Back in the day – which was like three years ago – I read a column by Rob Neyer. Rob is a baseball columnist for, and despite that I was not much of a baseball fan, I was addicted to his work. In March of 2002, he wrote what I believe to be his only column about college basketball. The subject was the Kansas Jayhawks’ poor first round showing in the NCAA tourney, an 11-point victory over 16th-seeded Holy Cross that felt closer than the final margin indicated.

I am a big fan of Rob’s because his sensible approach to baseball analysis is refreshing. The way he supports assertions not by talking to a couple of “baseball people,” but by using cold hard facts made me a religious reader of his before charged folks to see his work. Rob’s piece on KU was in this same style, pointing out that based on history, the close game more than likely signaled an early exit for the top-seeded Jayhawks, rather than a wake-up call. That column made me wonder why there wasn’t someone writing stuff like that regularly for college hoops.

You see, college basketball provides a forum for any opinion to be supported. You can claim that because Player X leads his team in scoring, that his teammates must be worse off without his presence. You can think expanding the lane would make the game better. And you can believe that Team X has a bad defense because they allow a lot of points. You can believe all of these things, but around here, I like to test such opinions with the mountains of data that this game with its 300+ teams provide us.

So that’s what propelled me to start a blog in the fall of 2002. My site,, didn’t get much traffic back then, and I made sure to make the link to the blog obscure. Which was why I got about 50 hits a week at the peak of 2003 season. That was good because the content was truly pathetic. The problem was I put the cart before the horse. While I wanted to approach college hoops from a fresh angle, I didn’t have the resources or mindset to do so. Tragically, much like Neyer’s Kansas column, there is no trace of the premier season of my blog to be found on the ‘net.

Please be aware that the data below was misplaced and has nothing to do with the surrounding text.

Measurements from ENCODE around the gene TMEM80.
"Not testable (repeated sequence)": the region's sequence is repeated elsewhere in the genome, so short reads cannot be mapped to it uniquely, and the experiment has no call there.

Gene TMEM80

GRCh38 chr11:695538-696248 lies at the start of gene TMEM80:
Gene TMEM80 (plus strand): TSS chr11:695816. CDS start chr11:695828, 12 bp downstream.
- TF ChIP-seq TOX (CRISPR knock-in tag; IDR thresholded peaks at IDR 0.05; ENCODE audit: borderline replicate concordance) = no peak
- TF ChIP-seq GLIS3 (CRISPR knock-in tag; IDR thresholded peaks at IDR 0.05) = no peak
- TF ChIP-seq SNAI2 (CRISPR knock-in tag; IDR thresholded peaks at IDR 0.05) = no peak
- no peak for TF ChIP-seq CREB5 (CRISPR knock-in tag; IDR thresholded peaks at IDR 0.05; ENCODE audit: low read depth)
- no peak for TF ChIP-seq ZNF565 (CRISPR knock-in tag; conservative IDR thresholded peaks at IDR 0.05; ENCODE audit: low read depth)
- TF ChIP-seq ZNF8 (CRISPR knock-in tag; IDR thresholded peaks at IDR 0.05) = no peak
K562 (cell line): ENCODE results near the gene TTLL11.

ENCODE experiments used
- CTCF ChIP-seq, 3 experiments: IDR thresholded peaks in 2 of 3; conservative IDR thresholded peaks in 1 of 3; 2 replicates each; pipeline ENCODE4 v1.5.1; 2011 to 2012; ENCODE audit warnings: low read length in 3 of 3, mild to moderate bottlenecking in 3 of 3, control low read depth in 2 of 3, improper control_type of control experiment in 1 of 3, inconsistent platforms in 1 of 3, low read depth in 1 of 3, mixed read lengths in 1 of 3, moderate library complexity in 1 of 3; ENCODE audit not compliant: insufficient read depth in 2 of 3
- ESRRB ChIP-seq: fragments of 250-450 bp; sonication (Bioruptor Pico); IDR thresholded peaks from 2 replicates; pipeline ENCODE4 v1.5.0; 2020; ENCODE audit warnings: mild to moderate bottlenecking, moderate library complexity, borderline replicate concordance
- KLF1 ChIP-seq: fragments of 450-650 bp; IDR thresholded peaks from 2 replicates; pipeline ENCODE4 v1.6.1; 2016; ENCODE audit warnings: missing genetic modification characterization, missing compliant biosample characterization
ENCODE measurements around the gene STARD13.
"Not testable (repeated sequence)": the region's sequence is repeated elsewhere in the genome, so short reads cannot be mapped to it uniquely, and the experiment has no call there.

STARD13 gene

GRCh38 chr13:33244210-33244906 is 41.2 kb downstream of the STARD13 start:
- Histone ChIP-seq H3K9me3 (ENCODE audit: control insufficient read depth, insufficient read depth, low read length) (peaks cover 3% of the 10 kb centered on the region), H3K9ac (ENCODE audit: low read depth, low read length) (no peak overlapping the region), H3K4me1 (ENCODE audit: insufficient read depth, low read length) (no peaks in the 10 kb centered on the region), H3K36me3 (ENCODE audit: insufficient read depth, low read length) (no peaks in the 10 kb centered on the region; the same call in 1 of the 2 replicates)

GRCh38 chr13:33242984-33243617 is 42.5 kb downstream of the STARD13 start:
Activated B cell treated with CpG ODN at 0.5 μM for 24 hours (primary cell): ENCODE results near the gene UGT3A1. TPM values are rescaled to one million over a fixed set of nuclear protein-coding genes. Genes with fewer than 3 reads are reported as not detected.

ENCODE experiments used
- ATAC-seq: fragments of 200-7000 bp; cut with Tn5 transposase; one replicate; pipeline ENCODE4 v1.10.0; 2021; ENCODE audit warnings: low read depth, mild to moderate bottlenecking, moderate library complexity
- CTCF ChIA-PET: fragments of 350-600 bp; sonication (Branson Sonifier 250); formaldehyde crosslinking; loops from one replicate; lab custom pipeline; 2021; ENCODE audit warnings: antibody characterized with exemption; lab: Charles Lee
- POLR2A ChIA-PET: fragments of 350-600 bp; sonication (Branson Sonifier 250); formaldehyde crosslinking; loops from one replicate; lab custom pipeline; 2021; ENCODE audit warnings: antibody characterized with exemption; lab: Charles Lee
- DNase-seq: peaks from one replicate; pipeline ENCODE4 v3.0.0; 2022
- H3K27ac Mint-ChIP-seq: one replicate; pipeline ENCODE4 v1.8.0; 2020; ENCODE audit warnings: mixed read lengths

However, you can look at the archives on this site and see that it was a still a struggle for me for most of the 2004 season. Around tourney time in 2004, I figured out a way to compute the efficiency statistics that are featured on this site. That allowed me to do some objective analysis with revealing data that was previously unavailable to me. For instance, it allowed me to see that Saint Joe’s was legit. Reading Dean Oliver’s Basketball on Paper the following summer sparked a whole lot of new thoughts, and this space has progressed from there.

From the beginning the mission of the blog has been simple – provide something useful. That first season I didn’t accomplish much, but the blog has evolved to provide the occasional nugget that hasn’t been presented anywhere else. Statistical data on rules experiments has been one favorite of mine (with more to come in 2006). More than anything, I want to provide a unique examination of the game. If it means turning conventional wisdom on its ear, all the better.